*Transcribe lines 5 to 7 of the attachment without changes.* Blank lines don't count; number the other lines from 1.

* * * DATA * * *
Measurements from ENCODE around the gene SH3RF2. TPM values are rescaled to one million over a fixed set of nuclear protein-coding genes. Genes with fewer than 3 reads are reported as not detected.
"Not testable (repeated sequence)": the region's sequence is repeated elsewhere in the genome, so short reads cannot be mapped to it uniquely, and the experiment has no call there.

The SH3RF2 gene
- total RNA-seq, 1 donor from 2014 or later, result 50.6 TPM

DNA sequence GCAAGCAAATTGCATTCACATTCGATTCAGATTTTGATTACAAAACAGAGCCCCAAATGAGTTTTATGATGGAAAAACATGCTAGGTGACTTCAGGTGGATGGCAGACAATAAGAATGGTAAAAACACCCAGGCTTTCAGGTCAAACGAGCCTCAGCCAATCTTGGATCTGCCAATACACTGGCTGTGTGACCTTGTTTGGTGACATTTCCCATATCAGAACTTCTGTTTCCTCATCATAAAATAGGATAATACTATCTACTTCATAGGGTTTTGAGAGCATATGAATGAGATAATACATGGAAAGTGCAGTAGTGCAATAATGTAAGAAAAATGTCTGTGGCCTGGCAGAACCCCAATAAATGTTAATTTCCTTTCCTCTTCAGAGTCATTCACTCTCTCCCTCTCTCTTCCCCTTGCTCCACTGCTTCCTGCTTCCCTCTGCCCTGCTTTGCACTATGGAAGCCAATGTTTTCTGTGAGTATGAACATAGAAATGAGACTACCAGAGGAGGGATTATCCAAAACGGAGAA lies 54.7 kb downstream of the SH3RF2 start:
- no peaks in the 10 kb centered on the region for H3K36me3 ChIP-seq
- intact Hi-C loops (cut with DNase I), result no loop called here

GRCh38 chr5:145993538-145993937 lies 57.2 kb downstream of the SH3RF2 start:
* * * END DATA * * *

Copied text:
DNA sequence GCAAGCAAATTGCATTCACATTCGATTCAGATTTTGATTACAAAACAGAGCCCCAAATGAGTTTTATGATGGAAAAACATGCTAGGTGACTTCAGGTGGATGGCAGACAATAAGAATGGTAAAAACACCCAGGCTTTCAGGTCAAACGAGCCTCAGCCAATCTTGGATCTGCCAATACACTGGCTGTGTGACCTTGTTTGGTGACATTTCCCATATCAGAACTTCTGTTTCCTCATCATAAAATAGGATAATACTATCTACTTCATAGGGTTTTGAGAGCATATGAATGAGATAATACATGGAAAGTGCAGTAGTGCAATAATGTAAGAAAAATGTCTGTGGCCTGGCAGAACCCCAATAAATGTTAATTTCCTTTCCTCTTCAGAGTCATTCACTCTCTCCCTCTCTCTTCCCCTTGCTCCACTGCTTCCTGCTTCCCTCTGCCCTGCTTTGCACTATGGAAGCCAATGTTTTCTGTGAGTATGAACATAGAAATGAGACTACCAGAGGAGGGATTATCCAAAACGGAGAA lies 54.7 kb downstream of the SH3RF2 start:
- no peaks in the 10 kb centered on the region for H3K36me3 ChIP-seq
- intact Hi-C loops (cut with DNase I), result no loop called here